From: Ucsdryder
06-May-17
If you think a turkey is smart watch one try to get across a hog wire fence...or beat the crap out of a bumper as they "fight" their reflection!

From: Ziek
06-May-17

Ziek's embedded Photo
This guy tried for about 10 minutes.
Ziek's embedded Photo
This guy tried for about 10 minutes.
Ziek's embedded Photo
This guy wore himself out for about an hour!
Ziek's embedded Photo
This guy wore himself out for about an hour!
...or try to breed a decoy.

From: jims
06-May-17
Try hunting turkeys spot and stalk without the aid of any decoys or calls on heavily hunted public land and tell me turkeys are as dumb as a rock! Even tougher try spot and stalking a group of 30 turkeys in open country when toms are henned up! They may not be intelligent like humans but they certainly have some of the keenest eyes of just about any wild critter. The nice thing about turkeys is you don't have to worry about their sense of smell like big game species....just their eyes and ears. Take away a whitetail or elks sense of smell and they would be a lot easier to hunt!

From: Glunt@work
06-May-17
"My Life as a Turkey" is a pretty cool documentary. Pretty amazing how much of a Turkey's behavior is hard coded.

06-May-17
After bowhunting my second spring gobbler season, I'm convinced that some turkeys are a lot smarter than we give them credit for. I had a monster eastern come in to my decoys... AFTER sending two jakes in first. I kid you not. His whole behavior was different. Wary is an understatement. The only one present dumb as a rock after the jakes left was me. I muffed the shot, my arrow making quite a ruckus barreling through the brush behind him, and he looked straight at ME in the blind and cooly left. I am confident that he won't be going anywhere near a blind or a decoy for the rest of the season. He didn't get that big being dumb. My take is that we probably don't have many run-ins with the really smart ones.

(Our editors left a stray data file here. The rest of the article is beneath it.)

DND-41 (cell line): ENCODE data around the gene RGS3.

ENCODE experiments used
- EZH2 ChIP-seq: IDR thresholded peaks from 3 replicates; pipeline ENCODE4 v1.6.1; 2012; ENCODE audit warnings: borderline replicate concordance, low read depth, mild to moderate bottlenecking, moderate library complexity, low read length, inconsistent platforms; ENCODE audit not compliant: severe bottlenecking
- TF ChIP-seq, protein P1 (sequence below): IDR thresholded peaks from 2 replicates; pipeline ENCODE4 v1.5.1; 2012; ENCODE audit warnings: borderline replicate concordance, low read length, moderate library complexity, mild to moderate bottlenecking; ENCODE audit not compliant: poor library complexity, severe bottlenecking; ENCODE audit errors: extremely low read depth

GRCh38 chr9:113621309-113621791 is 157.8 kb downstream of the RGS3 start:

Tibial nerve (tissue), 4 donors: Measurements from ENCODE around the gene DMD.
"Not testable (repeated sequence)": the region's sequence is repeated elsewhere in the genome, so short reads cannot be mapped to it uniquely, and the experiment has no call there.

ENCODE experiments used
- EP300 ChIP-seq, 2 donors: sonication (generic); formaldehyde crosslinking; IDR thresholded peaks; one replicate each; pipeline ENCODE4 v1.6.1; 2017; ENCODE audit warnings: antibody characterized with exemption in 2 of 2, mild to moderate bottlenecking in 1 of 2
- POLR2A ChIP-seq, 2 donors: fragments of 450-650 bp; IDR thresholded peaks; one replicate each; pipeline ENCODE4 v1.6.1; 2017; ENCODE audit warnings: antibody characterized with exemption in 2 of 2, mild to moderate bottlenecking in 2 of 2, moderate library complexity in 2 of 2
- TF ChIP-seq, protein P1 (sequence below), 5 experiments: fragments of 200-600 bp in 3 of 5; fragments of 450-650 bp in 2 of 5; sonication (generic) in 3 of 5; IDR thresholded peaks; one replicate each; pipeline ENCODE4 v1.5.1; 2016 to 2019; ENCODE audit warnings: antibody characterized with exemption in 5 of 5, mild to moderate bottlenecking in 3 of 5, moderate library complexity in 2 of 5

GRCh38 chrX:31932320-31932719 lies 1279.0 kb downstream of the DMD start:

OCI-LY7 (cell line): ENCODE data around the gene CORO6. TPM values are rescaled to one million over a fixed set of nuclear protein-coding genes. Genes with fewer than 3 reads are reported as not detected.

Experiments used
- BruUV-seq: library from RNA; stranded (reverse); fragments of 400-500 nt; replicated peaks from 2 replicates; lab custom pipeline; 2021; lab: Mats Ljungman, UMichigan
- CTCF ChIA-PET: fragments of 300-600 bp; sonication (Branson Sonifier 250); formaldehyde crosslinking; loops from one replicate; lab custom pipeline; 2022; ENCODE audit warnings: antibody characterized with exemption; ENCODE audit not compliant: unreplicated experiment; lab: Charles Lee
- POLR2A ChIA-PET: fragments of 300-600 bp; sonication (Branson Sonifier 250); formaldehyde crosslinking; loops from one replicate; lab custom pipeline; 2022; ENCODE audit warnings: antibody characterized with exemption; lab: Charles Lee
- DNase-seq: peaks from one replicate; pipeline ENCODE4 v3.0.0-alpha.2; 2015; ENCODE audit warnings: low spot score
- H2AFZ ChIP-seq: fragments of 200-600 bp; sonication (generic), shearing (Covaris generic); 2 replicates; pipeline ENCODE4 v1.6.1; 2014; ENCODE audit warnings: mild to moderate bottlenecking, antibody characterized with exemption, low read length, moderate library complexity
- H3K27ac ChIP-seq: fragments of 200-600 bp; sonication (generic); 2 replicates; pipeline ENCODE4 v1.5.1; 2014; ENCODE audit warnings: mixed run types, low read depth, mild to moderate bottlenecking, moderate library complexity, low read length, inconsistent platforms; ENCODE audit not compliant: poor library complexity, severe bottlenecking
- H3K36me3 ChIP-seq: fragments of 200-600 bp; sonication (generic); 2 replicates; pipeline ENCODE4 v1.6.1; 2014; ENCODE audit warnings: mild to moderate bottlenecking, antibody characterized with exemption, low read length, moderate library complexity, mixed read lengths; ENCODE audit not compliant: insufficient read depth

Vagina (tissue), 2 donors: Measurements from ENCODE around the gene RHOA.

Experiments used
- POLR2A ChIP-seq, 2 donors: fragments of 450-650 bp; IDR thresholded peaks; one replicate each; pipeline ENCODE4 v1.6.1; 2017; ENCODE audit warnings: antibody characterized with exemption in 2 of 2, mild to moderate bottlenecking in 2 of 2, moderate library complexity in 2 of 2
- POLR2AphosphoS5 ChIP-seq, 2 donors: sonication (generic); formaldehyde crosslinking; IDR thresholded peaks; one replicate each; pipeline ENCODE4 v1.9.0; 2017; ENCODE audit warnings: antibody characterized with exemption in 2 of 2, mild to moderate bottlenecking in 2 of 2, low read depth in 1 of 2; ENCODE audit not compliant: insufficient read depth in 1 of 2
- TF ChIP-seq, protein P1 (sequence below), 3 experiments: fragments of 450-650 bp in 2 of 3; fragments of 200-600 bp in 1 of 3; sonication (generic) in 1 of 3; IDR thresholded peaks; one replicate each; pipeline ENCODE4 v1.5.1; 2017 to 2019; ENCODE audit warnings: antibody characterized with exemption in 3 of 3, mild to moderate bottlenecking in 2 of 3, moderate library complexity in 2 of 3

From: Ermine
06-May-17
private land birds don't count in smart vs dumb. :)

Yea I hunted an old weary bird in the mtns of Colorado. He would always hang back a couple hundred yards and send his two hens in to check it out while he stayed back. They would come in check it out and leave.

He was very smart

From: drycreek
06-May-17
Although I've only witnessed it myself in person once, I've heard that some of them will play dead until you start to ham it up for the camera, and then they are outa there ! :-)

From: Zim1
06-May-17
Dino, I exclusively hunt public. At a few remote lightly pressured southern Illinois properties I hunt, I can stick my blind anywhere with no cover, throw a couple decoys up, and get anything to come in. However, at the late season Wisconsin public I hunt that is impossible. The mature toms will peg my blind immediately from 100+ yards, and blow out. And they avoid my decoys by about 50+ yards. This is very predictable year after year. My success in Wisconsin changed when I left both the decoys and blind home, and just set up in tall grass on their favorite travel lanes, which I identified from hunting there many years. There's no question toms in some environments can be conditioned to avoid dekes & blinds. In order to have more setup options, I just ordered a mirror surfaced Ghost Blind, which I expect will be ideal for this property. Read many positive reviews. The other thing you could try stalking behind one of the turkey fan decoys made, if you are on tightly controlled private land only.